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The Old Whaling Days



The first recorded visitor to this southern region, during the period under review, was an American sealing captain.

Capain Benjamin Morrell of the American schooner Antarctic sailed from New York on 2nd September, 1829, and anchored at Carnley Harbour, Auckland Island, on 28th December of the same year. Three days afterwards he sent two of his officers to look for seals, and on 4th January, 1830, they returned, having pulled round the Island without seeing a single fur seal and not more than twenty of the hair kind. Quoting his own words:—

“Although the Auckland Isles once abounded with numerous herds of fur and hair-seal, the American and English seamen engaged in this business have made such clean work of it as scarcely to leave a breed; at all events there was not one furseal to be found on the 4th of January, 1830. We therefore got under way on the morning of Tuesday, the 5th at 6 o'clock, and steered for another cluster of islands, or rather rocks, called ‘the Snares,’ one hundred and eighty miles north of Auckland Group and about sixty south of New Zealand…

“We searched then in vain for fur-seal, with which they formerly abounded. The population was extinct, cut off, root and branch, by the sealers of Van Dieman's Land, Sidney, etc.”

From the Snares Morrell visited Pegasus, called by him South Port, and there he found a Sydney gang engaged in building a vessel—probably the gang stationed there by Stewart, and now engaged on the Joseph Weller.

page 83

Sailing over to Molyneux Bay he found, situated at the head of the harbour, a village known as Tavaimoo, of twenty-eight miserable huts. The best of the dwelling places he describes as being like barns, about ten feet high, thirty long, and twelve or fifteen broad. The insides were strongly constructed and fastened with supple vines. The same materials which they used for daubing their faces they also used for painting their whares red and black. The huts were entered through a hole just large enough to admit a man stooping, and smoke escaped and light entered by a still smaller aperture. An inferior class of dwelling found in the village was about half the size of the above and seldom more than four or five feet in height, framed of young trees and thatched with long grass. A few bags or baskets containing fishing gear and other trifles constituted the only furniture.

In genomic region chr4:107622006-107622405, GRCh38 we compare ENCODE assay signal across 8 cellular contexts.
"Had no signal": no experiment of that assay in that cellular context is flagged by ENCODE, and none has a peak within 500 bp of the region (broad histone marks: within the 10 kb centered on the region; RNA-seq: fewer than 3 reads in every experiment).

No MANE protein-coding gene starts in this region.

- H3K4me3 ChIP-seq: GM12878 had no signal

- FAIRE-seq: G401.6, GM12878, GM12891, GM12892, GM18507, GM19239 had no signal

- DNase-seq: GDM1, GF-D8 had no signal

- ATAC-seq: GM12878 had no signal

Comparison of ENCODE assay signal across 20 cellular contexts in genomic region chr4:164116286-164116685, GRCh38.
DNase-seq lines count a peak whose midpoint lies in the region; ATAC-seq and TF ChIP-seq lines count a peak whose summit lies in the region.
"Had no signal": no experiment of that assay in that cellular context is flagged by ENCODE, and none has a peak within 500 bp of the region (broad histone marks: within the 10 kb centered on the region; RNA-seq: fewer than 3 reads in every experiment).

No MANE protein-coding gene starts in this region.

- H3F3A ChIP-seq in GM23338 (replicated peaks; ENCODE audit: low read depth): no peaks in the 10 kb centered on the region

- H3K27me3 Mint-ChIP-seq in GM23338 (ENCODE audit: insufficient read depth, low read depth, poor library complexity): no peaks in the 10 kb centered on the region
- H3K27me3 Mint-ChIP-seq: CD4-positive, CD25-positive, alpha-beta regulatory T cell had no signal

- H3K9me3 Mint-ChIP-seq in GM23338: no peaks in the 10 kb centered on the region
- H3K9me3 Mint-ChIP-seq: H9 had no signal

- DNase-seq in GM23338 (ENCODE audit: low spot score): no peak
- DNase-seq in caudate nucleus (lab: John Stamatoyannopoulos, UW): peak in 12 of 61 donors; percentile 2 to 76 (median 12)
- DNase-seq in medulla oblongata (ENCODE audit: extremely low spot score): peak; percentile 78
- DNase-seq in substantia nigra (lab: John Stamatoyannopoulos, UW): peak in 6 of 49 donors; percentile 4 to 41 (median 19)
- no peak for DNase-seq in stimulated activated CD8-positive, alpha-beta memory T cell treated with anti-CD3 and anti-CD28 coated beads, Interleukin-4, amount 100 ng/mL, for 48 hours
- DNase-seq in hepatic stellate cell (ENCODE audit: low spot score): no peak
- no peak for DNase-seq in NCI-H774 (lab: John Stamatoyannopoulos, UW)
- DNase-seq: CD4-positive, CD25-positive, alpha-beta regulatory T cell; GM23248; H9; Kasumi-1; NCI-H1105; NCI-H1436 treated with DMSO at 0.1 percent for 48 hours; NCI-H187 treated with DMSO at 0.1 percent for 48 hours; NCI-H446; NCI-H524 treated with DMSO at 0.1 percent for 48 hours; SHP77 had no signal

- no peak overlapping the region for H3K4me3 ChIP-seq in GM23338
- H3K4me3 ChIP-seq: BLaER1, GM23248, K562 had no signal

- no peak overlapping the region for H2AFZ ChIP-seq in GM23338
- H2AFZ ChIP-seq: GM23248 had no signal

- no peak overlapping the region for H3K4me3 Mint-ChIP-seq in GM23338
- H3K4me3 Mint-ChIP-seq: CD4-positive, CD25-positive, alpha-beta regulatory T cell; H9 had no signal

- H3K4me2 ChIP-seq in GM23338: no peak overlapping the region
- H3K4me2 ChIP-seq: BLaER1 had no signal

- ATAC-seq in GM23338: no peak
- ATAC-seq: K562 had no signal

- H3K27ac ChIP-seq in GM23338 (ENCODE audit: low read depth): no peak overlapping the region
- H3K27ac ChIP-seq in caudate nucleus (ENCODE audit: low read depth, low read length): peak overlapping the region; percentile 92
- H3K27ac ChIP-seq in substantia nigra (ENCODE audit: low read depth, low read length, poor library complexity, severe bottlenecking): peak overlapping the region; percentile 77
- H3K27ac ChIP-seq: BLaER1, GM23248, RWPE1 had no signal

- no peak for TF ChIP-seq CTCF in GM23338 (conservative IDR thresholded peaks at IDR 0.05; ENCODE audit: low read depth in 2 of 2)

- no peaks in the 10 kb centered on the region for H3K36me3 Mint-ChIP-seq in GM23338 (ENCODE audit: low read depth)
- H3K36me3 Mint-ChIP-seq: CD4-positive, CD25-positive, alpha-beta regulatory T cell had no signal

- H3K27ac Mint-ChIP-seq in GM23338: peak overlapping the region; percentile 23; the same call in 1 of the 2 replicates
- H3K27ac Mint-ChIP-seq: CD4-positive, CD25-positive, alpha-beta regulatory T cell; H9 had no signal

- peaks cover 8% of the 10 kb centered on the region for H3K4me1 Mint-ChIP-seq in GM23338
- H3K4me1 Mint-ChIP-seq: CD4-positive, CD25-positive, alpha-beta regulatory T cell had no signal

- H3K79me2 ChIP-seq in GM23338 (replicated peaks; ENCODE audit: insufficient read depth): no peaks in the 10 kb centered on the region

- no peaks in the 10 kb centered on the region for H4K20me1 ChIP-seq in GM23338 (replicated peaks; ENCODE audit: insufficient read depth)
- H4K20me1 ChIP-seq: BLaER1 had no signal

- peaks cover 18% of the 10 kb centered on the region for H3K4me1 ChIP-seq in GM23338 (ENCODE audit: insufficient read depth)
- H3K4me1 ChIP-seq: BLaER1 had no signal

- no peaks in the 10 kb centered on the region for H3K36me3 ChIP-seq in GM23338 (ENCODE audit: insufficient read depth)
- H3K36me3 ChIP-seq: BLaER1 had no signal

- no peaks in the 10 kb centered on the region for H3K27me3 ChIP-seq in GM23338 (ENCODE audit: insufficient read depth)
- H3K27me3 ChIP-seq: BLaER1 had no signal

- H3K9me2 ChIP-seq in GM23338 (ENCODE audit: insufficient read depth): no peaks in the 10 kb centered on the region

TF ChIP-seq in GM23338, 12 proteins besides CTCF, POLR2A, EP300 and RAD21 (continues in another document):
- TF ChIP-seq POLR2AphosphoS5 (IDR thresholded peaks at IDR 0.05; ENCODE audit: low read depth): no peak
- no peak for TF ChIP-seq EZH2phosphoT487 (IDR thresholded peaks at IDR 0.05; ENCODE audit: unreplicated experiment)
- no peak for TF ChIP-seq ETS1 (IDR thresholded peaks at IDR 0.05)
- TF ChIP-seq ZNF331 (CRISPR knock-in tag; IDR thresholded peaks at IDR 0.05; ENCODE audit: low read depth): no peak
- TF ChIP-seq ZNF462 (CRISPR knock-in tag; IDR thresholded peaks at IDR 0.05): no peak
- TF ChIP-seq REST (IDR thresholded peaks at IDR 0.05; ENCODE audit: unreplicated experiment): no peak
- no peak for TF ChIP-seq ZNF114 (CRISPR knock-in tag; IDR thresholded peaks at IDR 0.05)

These natives of the Molyneux were evidently of a very low standard of civilization, and, although they must have been in touch with Europeans for some time before the visit of Captain Morrell, the contact had evidently not elevated them. The American makes no mention of finding white men in the native camp. The date of this visit was 7th January, 1830.

On the tenth, Morrell reached Banks Peninsula and anchored in Cook's Harbour (Port Cooper). Only a few natives were in the bay, and they eked out a precarious existence on shell fish. From that anchorage the Antarctic skirted the coast as far as Cape Campbell, all along the route the natives inviting those on board to land. They did not come to an anchor, however, until they had sailed past Cook Strait, when some fifty natives met them and took them ashore at Flat Point, beyond Cape Palliser. From there a course was steered for the Bay of Islands.

Both Captain Morrell and his wife, who accompanied him, have published very interesting accounts of the voyage.

The Preservation Bay whaling station has long been held to be, or to share with Te Awaiti the honour of being, page 84 the first shore whaling establishment in New Zealand. Both Williams and Shortland, of whom the former managed, and the latter recorded the doings of the station, make the date of its foundation, 1829, and Shortland further says that during that year three boats were employed and 120 tuns of oil were taken at it.